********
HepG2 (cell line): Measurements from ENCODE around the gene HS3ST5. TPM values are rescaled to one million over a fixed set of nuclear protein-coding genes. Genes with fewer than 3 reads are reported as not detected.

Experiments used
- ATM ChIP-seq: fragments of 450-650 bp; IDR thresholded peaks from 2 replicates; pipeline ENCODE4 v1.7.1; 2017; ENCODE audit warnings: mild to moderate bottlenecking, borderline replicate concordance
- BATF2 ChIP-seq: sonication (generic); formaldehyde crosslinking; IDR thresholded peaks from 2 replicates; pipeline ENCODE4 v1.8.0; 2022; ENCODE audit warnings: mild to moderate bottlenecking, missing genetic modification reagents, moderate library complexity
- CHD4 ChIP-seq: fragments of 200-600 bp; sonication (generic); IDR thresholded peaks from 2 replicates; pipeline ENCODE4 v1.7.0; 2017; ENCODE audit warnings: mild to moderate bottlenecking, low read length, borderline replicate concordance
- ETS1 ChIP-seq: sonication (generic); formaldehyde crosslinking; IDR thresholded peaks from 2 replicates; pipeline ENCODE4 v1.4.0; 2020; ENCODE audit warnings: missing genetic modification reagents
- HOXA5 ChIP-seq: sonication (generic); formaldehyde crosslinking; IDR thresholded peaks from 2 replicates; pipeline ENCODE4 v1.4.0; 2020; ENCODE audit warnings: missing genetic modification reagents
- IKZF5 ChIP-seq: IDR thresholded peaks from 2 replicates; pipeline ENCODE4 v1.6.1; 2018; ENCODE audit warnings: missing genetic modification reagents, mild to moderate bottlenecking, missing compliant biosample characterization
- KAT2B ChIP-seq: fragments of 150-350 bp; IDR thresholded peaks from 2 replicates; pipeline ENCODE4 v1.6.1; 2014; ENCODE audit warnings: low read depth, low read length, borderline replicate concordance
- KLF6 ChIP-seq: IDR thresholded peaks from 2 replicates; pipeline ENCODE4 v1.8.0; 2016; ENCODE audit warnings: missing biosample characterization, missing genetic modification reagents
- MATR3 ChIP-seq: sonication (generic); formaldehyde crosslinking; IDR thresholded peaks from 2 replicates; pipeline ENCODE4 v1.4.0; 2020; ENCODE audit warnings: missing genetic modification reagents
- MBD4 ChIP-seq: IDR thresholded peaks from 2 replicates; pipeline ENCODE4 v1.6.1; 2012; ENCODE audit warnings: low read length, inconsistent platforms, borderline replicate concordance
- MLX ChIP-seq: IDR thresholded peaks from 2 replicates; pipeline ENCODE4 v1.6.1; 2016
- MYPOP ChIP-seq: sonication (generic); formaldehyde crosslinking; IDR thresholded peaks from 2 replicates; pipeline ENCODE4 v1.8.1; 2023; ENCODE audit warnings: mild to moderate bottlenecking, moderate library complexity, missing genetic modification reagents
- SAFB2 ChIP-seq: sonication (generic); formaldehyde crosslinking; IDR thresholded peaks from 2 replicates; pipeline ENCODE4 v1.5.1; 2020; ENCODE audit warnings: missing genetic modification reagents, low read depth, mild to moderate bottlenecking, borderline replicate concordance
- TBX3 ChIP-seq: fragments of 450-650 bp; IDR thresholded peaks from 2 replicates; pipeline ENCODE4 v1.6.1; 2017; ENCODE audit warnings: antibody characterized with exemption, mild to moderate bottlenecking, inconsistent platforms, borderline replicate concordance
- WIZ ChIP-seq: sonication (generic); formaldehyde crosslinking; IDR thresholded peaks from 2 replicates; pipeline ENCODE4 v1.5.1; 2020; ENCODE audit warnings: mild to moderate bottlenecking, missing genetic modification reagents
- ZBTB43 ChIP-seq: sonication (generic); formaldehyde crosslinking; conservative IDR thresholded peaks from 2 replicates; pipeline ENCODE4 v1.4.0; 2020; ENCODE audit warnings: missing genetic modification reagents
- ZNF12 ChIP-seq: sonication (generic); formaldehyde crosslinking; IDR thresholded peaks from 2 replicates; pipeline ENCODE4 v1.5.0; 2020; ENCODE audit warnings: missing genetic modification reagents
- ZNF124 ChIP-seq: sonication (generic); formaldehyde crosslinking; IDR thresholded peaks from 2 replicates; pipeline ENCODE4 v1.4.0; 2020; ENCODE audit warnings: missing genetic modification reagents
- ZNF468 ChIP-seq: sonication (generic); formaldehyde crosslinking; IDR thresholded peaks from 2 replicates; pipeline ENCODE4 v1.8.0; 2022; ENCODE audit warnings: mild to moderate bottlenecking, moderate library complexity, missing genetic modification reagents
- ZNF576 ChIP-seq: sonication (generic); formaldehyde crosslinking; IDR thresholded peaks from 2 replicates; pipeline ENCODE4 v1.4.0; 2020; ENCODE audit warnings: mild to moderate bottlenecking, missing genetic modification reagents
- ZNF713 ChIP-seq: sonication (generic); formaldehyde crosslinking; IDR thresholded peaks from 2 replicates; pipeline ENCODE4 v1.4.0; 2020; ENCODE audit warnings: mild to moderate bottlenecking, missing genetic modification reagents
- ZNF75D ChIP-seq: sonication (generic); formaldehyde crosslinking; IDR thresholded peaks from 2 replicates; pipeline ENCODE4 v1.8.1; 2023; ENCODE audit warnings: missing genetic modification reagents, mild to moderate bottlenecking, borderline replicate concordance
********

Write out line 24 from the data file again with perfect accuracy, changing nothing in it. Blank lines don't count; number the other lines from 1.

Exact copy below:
- ZNF75D ChIP-seq: sonication (generic); formaldehyde crosslinking; IDR thresholded peaks from 2 replicates; pipeline ENCODE4 v1.8.1; 2023; ENCODE audit warnings: missing genetic modification reagents, mild to moderate bottlenecking, borderline replicate concordance